I've discovered the
:hardcopy command, which is the equivalent of the Command-P command in MacVim.
I've also found that it accepts ranges. For instance, in my markdown file, I can split the sections into multiple PDFs like so:
:1,1/^#.* 4 /-ha | 1//,/^#.* 6 /-ha | 1//,/^#.* 7 /-ha | 1//,/^#.* 8 /-ha | 1//,/^#.* 9 /-ha | 1//,$ha
(My section headers look like:
# Exercise 1 - (Name of exercise), etc.)
This command prints sections 1-3 into one file, sections 4-5 into the next, sections 6, 7, and 8 each in separate files, and from section 9 to the end of the file into another file.
However, with the default print header this results in all of these files starting with "Page 1". I can suppress that header and print only the filename by running:
but ideally, I'd like to have all of these exercises in the same PDF, with proper page numbers in the header, and with the exercises each cleanly on their own page (and some short exercises printed together on the same page as per the printing command above).
I further found that with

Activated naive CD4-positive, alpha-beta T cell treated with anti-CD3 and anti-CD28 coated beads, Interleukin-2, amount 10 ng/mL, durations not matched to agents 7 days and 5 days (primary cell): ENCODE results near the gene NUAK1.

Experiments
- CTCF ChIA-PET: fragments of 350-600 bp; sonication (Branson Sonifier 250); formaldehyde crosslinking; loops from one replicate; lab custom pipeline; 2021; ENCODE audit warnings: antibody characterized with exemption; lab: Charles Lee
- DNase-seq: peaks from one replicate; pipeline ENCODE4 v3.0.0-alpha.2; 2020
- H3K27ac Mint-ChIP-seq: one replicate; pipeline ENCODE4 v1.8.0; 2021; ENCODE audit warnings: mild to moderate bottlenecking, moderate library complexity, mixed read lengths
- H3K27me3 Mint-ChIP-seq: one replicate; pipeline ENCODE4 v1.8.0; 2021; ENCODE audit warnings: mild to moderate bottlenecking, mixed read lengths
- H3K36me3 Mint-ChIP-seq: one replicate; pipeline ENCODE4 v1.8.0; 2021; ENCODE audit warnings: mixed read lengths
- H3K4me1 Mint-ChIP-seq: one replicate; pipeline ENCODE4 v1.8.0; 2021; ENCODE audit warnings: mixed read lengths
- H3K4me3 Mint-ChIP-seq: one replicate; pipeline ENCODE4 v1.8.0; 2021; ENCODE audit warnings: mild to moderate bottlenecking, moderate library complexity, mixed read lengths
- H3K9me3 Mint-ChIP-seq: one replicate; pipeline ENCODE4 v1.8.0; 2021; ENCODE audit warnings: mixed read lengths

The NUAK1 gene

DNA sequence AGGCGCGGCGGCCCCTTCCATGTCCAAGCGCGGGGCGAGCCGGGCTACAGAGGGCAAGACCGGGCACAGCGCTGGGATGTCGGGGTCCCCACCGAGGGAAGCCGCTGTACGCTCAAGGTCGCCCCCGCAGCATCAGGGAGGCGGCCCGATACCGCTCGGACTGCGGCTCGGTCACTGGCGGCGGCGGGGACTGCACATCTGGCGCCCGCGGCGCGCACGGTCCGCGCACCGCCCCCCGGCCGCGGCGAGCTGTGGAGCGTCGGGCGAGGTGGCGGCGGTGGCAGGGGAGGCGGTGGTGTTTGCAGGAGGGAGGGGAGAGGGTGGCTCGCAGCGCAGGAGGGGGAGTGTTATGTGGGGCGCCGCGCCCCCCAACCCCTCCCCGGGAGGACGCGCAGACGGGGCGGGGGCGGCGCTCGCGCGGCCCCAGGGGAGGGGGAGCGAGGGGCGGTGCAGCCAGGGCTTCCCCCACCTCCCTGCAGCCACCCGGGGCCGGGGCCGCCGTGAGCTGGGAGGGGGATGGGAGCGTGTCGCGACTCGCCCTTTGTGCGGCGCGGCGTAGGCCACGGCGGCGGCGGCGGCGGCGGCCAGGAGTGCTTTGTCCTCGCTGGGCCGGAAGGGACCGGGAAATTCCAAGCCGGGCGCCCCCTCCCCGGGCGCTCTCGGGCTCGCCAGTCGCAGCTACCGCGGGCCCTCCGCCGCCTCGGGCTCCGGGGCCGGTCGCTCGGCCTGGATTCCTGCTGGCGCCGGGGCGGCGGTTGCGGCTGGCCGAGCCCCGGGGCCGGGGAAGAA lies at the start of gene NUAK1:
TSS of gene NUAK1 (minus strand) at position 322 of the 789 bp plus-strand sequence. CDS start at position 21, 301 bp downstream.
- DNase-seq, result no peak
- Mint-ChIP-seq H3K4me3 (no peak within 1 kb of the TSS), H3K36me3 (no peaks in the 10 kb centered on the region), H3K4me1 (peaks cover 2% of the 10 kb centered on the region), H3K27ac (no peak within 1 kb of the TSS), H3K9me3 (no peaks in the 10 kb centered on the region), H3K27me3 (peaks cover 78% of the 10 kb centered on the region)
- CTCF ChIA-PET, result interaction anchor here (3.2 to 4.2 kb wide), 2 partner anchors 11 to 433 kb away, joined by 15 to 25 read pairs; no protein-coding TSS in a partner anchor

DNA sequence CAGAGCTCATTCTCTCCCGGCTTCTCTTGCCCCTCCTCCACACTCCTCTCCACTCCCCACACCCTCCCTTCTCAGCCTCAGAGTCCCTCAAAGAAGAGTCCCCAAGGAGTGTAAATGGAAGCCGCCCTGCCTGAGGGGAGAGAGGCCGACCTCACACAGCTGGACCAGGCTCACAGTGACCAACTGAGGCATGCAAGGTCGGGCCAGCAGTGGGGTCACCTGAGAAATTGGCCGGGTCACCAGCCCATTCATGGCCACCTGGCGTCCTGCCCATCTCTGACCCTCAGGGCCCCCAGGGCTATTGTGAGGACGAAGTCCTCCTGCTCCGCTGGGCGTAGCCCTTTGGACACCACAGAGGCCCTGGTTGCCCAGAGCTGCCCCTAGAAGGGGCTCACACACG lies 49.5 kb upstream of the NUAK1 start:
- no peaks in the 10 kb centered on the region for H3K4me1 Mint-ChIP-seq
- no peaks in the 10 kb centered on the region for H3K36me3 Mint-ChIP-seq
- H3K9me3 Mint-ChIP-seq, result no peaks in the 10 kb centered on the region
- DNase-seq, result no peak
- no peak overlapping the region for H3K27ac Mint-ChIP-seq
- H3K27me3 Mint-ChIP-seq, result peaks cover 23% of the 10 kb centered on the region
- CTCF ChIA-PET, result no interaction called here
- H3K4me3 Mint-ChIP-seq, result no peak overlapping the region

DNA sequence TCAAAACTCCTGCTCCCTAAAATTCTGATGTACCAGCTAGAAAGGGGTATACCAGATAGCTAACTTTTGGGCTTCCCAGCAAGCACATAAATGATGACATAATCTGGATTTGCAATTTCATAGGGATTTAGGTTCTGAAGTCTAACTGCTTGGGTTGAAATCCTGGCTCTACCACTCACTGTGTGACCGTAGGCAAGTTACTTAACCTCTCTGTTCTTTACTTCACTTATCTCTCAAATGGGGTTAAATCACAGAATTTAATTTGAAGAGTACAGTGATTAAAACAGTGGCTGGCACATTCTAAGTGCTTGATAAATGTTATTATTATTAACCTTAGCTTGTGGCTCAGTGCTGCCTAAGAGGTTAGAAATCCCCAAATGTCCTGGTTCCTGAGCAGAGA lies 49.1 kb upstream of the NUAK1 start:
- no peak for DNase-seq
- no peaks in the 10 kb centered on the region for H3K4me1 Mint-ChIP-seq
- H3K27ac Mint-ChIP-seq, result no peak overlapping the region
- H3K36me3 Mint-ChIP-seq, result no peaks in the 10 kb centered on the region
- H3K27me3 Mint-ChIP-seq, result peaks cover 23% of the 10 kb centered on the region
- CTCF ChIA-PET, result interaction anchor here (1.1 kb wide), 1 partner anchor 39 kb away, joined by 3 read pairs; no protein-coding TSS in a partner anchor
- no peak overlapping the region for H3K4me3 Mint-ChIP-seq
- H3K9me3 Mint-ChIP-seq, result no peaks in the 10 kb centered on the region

:set popt=paper:letter (letter size PDF printouts), and no other settings modified from my system defaults, a single page of printout contains 69 lines of text, wrapped after 86 columns. (So a line longer than 86 columns counts extra toward the 69 line per page limit.)
I found that I can achieve what I want (exercises cleanly separated onto separate pages of the printout) by just inserting extra empty lines into the document so that the intended page breaks line up every 69 lines, being sure to compensate for any overly long lines. However, this is really inconvenient when making edits up and down the document; I would have to keep fussing with the padding lines to ensure the printout stayed true.
How can I force page breaks to occur in the MacVim printed output in specified locations?